I was already deeply attracted to the Slice-O-Matic and there it was. I resisted for several Sundays before I relapsed. Think of the salads I could produce, the tasty and perfectly sliced cucumbers arranged attractively around a mound of julienne carrots. Healthy foods--finally something that would really, really work to transform even a hardcore fattie like me into a healthy eater. I'm kidding. It is the irresistible homemade French fries that pushed me over the edge. I’d always wanted to julienne something but had never before attempted it. All my foodie dreams were about to come true. I nearly licked the box. Just to ease my guilt a little I bought my husband the Camo Snuggie and stashed it away for Christmas.
I refused eye contact with anybody as I hauled my new $19.99 kitchen essential into the house with my other groceries. My grand kids were visiting and it was a perfect excuse to whip up 17 bowls of slightly overcooked but perfectly sliced and delicately greased potato chips. I used real salt. And Parmesan cheese. I still remember those chips. My tongue was scalded for a week because I have the self-control of a heroin addict when it comes to hot, fresh, homemade potato chips.
In the meantime, while the Slice-O-Matic has proven to be mostly a piece of crap, it is fun, if only because it is so awkward and flimsy. It was a great idea, the French Fry Fantasy Maker just isn’t made very well. About what I expected for $19.99. That said, making half a bag of potatoes into potato chips is satisfying, even with the Slice-O-Matic.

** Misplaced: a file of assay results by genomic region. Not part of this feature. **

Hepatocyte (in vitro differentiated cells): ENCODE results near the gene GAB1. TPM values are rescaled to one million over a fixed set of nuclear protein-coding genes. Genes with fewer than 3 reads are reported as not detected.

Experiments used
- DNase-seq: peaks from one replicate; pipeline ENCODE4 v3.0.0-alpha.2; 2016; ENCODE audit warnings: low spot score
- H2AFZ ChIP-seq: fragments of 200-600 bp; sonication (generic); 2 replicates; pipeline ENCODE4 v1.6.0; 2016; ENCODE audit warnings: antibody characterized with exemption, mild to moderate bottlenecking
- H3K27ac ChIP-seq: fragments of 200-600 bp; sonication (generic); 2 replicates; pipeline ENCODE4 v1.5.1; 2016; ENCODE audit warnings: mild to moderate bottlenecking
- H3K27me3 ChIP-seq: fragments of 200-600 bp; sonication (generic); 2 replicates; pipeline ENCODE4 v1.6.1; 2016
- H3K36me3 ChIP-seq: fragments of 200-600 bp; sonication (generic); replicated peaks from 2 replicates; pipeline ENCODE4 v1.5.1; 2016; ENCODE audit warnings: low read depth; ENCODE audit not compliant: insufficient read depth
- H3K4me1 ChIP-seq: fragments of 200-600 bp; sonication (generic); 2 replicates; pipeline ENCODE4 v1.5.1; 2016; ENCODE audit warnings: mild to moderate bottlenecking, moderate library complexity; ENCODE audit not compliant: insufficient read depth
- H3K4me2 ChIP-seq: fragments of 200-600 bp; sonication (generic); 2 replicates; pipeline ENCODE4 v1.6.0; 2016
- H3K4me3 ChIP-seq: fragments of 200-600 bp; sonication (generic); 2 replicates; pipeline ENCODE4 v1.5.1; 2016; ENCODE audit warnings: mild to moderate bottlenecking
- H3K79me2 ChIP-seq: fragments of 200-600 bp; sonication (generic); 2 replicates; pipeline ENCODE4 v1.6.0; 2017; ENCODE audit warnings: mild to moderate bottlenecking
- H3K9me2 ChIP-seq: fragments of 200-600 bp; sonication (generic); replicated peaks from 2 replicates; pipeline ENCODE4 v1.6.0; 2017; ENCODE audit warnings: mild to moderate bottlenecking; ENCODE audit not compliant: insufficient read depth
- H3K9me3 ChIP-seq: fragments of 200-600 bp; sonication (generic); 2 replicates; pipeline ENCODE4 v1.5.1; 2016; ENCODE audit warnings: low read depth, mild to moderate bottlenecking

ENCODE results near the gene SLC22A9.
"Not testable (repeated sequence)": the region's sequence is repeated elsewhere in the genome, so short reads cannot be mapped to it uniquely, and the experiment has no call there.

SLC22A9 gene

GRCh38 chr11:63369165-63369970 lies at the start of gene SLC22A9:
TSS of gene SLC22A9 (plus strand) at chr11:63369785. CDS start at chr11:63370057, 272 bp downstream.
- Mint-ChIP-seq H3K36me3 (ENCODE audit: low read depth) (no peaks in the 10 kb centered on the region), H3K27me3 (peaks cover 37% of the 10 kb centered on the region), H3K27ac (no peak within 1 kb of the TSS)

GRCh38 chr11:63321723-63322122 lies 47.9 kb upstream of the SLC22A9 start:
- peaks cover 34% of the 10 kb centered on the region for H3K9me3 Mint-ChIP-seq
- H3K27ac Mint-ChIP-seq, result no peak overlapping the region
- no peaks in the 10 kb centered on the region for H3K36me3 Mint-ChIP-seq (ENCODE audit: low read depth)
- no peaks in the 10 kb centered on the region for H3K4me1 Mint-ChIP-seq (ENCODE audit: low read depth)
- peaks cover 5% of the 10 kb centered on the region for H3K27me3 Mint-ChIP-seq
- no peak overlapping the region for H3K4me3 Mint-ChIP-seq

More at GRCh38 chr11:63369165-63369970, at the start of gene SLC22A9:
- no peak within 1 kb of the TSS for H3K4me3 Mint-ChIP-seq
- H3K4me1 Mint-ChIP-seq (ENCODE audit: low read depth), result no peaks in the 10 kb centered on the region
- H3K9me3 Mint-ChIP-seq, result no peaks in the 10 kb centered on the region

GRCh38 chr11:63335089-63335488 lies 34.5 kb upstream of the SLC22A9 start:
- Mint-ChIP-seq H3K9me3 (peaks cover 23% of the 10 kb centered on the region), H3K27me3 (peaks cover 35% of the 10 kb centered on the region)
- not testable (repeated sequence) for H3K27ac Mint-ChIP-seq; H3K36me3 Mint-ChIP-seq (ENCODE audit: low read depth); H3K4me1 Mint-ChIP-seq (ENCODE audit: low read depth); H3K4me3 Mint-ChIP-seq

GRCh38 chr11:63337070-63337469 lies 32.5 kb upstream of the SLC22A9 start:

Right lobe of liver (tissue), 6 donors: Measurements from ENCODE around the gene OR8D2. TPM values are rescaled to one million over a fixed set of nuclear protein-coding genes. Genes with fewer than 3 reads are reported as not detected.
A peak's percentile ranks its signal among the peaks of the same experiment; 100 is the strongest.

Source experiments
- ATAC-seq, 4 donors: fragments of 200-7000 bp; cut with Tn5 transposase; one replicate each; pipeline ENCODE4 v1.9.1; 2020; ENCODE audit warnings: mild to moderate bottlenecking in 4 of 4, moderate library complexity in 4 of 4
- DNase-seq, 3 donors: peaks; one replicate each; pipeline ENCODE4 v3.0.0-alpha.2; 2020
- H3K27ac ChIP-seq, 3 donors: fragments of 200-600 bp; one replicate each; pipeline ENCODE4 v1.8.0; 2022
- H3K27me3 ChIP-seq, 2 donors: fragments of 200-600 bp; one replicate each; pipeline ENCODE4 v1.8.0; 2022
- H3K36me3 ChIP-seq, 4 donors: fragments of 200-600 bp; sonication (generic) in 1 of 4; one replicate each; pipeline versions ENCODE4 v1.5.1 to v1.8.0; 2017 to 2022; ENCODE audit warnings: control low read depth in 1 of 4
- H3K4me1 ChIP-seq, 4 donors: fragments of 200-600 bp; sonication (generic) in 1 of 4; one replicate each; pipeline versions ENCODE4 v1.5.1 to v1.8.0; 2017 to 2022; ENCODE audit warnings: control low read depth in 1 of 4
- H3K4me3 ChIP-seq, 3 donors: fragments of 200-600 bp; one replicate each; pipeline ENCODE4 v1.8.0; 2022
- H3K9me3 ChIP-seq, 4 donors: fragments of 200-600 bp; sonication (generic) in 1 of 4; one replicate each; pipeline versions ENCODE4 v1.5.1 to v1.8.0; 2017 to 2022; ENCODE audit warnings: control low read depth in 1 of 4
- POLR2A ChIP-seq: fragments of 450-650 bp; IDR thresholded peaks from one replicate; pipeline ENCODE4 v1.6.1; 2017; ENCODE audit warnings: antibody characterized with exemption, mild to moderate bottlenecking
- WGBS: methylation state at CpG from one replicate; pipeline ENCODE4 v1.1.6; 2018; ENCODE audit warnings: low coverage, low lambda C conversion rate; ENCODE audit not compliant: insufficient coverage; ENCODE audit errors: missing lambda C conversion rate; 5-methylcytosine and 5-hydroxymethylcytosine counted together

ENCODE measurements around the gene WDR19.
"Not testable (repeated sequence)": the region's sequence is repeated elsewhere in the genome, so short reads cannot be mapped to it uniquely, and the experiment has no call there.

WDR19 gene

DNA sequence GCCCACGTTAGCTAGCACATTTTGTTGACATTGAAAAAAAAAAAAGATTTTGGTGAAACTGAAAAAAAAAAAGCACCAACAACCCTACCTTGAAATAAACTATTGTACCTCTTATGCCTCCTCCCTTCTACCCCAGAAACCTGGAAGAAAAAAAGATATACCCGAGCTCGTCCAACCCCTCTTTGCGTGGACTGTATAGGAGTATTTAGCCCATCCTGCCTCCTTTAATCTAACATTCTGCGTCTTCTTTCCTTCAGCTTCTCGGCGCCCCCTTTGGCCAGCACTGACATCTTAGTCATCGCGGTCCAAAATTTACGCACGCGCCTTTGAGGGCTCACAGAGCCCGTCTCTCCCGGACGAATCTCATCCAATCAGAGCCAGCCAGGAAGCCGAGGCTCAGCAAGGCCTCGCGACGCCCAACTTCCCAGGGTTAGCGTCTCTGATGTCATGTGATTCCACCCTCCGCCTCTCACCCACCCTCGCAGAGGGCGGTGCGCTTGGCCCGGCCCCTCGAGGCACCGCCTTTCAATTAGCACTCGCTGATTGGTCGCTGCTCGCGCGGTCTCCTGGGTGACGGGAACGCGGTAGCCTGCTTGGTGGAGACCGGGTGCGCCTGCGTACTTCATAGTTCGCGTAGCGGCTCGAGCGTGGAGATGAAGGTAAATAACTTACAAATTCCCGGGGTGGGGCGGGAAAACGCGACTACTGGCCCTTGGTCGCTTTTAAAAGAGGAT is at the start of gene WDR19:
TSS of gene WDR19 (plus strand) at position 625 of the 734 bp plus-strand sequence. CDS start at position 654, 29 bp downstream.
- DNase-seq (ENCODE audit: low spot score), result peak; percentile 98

If you watch the video, you will see that today was the final day for my As Seen On TV Slice-O-Matic. The lightweight pulling arm, which moves the blade back and forth for slicing just wasn’t sturdy enough for a big ole’ Idaho spud. I can’t believe it has lasted this long. I’ve had it for a couple of years and used it three or four times.
My video also includes a demonstration of a recently discovered product, the Veg-O-Matic, which I lucked upon while cleaning out mom’s garage last weekend. I didn’t fully appreciate the good fortune of my discovery until today.
Three bowls of various fried vegetables later.. I give the Slice-O-Matic a mixed review and the Veg-O-Matic a fat thumbs up. The Veg-O is sturdy and the directions are funny enough to make the whole purchase (or find in mom's garage) a huge win.
If you click the link to the Slice-O-Matic site and watch the video there.. you’ll just have to trust me that the contraption they used in their video was glued to the counter and Styrofoam potatoes used for demonstration purposes. No way does that light-weight plastic device slice a giant potato. No way.
Most decent sized potatoes weigh more than the actual Slice-O-Matic itself, so.. using the brittle and thin handle to pull the blade under a heavy potato just defies physics and ultimately, breaks the handle, as witnessed in my video. I’m glad it’s gone. It took up too much space and reminded me often of all the money I have foolishly wasted. Plus, I now have space for the Veg-O-Matic, which my mother foolishly wasted part of my inheritance on and which takes up less space in the crowded cabinet. Next to the rubber lids. Which don’t’ fit anything.
YouTube Review of Slic-O-Matic
© 2012 bzirkone